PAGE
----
Step away from the old nurse!

    And yet a lot of people think we should raise the retirement age, due to the shortages in social security and medicare.
  17. applewhitern

    The Ramblings of a Nurse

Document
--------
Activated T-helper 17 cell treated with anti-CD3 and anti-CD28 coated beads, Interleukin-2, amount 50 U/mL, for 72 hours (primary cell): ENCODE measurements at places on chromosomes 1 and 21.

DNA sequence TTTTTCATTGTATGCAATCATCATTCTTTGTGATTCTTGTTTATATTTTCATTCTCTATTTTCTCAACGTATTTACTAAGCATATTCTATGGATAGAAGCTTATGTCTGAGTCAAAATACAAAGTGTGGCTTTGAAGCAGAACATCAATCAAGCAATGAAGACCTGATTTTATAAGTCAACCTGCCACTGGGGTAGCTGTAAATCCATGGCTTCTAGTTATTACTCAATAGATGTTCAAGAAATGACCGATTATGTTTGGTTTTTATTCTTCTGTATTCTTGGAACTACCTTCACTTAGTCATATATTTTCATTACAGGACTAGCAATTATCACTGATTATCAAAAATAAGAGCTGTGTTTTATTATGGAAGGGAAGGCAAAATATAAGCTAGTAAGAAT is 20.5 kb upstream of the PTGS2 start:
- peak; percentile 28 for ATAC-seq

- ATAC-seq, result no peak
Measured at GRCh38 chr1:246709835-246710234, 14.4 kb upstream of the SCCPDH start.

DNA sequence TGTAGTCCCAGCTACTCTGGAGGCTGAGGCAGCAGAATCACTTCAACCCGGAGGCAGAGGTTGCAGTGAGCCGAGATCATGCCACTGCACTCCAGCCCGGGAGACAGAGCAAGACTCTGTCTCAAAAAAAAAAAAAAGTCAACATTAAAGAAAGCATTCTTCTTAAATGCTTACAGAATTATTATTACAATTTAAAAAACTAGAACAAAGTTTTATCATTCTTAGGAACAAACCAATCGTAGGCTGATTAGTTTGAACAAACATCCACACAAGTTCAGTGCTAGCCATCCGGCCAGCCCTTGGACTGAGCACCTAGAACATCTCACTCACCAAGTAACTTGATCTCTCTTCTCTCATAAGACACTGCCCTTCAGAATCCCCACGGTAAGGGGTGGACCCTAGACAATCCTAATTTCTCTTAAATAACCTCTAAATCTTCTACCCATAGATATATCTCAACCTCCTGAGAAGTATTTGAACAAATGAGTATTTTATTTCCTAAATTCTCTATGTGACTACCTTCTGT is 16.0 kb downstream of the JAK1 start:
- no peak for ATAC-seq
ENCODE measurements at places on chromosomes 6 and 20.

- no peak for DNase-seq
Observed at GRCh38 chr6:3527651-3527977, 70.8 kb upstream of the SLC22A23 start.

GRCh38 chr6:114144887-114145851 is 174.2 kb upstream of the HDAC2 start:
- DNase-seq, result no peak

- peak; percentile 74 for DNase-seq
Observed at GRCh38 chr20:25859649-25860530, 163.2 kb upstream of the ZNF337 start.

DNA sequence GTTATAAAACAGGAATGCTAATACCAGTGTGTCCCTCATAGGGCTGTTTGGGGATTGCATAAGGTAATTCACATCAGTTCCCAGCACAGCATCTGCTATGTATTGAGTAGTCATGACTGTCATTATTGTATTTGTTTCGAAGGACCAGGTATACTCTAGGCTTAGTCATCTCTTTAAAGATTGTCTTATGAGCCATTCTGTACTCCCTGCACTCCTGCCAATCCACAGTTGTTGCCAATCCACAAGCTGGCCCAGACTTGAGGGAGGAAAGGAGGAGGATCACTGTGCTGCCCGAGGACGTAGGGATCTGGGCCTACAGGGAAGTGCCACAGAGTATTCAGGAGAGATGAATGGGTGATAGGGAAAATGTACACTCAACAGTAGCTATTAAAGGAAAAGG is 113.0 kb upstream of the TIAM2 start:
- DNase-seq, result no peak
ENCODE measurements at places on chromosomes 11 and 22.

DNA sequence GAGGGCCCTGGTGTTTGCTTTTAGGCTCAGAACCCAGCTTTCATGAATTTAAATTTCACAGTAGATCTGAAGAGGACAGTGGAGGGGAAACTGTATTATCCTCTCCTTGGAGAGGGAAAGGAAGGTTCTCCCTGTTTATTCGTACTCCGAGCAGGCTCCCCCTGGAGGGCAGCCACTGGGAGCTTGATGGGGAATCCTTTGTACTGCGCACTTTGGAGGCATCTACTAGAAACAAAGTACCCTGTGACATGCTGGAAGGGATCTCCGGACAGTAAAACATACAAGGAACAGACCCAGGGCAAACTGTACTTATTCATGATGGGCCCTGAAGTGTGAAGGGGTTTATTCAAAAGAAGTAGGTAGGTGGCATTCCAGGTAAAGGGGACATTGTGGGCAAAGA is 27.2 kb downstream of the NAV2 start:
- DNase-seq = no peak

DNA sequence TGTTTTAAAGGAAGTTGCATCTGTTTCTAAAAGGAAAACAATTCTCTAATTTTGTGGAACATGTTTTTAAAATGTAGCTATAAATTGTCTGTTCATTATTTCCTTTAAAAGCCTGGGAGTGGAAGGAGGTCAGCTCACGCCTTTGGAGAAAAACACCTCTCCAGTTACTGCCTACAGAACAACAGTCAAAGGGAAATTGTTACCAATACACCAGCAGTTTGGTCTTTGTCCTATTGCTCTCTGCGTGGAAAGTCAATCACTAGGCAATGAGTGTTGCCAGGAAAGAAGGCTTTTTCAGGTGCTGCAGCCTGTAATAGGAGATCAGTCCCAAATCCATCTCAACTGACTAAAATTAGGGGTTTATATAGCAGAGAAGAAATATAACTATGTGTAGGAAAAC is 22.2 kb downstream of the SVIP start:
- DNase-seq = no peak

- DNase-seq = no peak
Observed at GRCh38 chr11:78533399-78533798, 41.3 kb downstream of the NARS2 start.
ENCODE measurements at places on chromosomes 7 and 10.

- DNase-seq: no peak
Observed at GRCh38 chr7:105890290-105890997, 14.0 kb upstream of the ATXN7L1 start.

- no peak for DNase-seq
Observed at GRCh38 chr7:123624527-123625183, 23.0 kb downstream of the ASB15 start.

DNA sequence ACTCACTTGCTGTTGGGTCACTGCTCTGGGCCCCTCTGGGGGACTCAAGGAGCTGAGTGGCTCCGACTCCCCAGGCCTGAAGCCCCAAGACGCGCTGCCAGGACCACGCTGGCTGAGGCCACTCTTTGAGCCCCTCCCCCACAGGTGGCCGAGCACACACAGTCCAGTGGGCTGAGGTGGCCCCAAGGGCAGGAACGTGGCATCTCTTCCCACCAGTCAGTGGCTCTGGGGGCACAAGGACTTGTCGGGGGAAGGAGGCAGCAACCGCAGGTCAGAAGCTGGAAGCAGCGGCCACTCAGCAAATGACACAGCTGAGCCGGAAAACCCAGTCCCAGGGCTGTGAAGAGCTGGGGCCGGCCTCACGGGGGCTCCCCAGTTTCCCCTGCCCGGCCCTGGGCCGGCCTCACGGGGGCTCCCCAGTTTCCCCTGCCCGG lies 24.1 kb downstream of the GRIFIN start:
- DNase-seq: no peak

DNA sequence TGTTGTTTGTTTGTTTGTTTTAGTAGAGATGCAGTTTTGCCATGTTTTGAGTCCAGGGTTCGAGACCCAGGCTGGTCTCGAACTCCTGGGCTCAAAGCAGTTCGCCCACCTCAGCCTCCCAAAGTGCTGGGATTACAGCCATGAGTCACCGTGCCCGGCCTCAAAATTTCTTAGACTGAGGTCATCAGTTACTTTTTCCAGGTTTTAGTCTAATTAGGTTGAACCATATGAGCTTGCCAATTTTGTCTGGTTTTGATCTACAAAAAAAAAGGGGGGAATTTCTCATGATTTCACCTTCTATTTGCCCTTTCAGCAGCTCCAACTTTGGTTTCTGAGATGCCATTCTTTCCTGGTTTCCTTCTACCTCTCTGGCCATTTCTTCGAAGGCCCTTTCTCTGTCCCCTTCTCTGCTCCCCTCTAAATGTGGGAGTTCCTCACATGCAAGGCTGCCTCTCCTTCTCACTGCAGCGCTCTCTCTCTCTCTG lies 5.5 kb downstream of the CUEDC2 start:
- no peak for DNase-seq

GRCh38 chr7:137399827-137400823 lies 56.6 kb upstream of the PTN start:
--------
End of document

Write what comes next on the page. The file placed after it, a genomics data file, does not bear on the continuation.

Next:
I agree that there is no reason why nurses should not be compensated well for the work they do. It seems that everything falls on the nurses; everything is blamed on the nurses. Other departments in the hospital environment make as much or more than nurses. I was shocked to find that an assistant physical therapist with 2 years education make more than most RN's with a BSN. It seems that every other department gets to take lunch breaks, etc., but not nurses! After 22 years in the field, ICU, I think that if we did not portray ourselves as these wonderful angels of mercy, willing to be degraded by doctors, administration, patients, etc., that we would be seen as the educated professionals we are. I remember when I first worked as a nurse, years ago, that we got a lot more respect from other departments, such as resp. therapy, than we do now. It used to be that the RN was right under the doctor. Not any more! As long as we put ourselves out there to be used and abused, we will be. I am not a burned-out nurse; I now only work part-time in a non-stressful job. But after seeing nursing for what it really is all these years, I think it is time for nurses to demand more respect, pay and prestige than we get. A friend of mine once said, "well, we're all nurses." She was not a nurse, but just assumed all it took was caring for people. No idea of the amount of education and sacrifices we make.